My Personal History with Electronic Games: 0 of N

We didn’t have much money. I understand that now, though I didn’t understand it then. 

This meant toys of an electronic nature—especially in the 1970s—were rare, and although I still recall we had a lot of toys, even limited lots of toys like Lego, Micronauts, and some Star Wars figures and (hand-made) vehicles, electrical devices were rare.

That changed after I turned 10 in 1981 with the Atari Video Computer System (VCS, also known as the 2600). Among the games cartridges we acquired was Basic Programming, which, in spite of its rather primitive nature, commanded a fair bit of my time and attention. But since there was no way to save your work, it quickly faded from view.

When we got a computer in 1983—a Commodore 64, used (later sold), that changed things. Unlike Basic Programming on the Atari, this was a much more sophisticated (and I daresay less ugly) machine. The full-screen editor was a definite novelty at the time. Somewhere along the line we also acquired a used Vectrex with Berserk, missing the overlays for Minestorm and the aforementioned Berserk.

It was fascinating enough, but by 1985 or 86, I had been gifted a new Commodore 128 computer for my birthday. And my mobile computing needs were satisfied by a tiny Casio PB-80 personal computer (which came with BASIC and a rudimentary database). A year or so later, I was able to acquire a tape drive and, with a few issues of Compute! Gazette, I was in business.

So most of the games I played in the 1980s were either on the Atari 2600, the C64 running under the C128, which I entered myself and saved to tape or were purchased on cartridge, or on my father’s 286 computer, which by 1987 I was using mostly to play with PFS: Publish and Wizardry.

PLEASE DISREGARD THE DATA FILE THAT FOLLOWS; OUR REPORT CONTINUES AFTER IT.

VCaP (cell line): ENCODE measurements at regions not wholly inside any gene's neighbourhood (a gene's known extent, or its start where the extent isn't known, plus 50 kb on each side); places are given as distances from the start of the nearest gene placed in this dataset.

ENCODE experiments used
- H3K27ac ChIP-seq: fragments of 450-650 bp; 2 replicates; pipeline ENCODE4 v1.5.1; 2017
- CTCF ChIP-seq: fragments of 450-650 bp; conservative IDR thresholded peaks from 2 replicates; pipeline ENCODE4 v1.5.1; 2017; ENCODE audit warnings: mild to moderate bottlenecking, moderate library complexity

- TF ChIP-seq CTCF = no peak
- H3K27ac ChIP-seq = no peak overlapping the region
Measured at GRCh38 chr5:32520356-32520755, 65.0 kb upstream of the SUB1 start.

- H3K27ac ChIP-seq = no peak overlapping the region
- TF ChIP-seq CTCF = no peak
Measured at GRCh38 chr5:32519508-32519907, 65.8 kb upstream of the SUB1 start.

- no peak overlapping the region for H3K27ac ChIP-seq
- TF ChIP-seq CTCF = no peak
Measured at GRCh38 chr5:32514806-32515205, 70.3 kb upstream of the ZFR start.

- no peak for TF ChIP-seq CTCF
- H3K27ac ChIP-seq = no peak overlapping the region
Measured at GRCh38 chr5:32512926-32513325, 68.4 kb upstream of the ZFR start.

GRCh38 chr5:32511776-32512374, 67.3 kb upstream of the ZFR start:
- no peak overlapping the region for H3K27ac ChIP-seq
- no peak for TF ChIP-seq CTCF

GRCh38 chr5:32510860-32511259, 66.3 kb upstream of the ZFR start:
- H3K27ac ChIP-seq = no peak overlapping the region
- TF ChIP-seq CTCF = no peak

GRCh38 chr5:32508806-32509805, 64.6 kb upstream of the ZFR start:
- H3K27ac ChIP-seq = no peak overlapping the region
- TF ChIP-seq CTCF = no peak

Aside: the 286 was made by American Semiconductor, a step up from the frankly terrible Sanyo MBC-555 micro my Dad elected to purchase instead of a vastly superior Atari ST—even used, the Atari was a much more interesting and capable machine than the new Sanyo, which I came to regard as absolute garbage. The lack of wholly functional games on what was ostensibly a business computer didn’t help. (What also didn’t help was how slow the Sanyo was, or how we wound up with a computer without so much as BASIC.)

But to be honest, I cared much less about games than I did robots in the 1980s. Toys like Tomy’s Omnibot were fun to use, but I was more interested in building them—electronics, servomotors, microcontrollers, programming, et cetera. I wasn’t able to accomplish much (although my skill with a soldering iron still serves me to this day), but I learned a lot of things nobody was teaching in high school at the time. The hobby faded long before Lego Mindstorms ever became a thing, however.

So when the video game crash happened in 1982, I scarcely noticed—I learned about all of that after the turn of the 21st century. In 1984, we were living in Japan, and I had other priorities.

Among them:

  • Adventure (VCS)
  • Air-Sea-Battle (VCS)
  • Alice in Wonderland (C64)
  • Asteroids (VCS)
  • Berserk (Vectrex)
  • Bowling (VCS)
  • Breakout (VCS)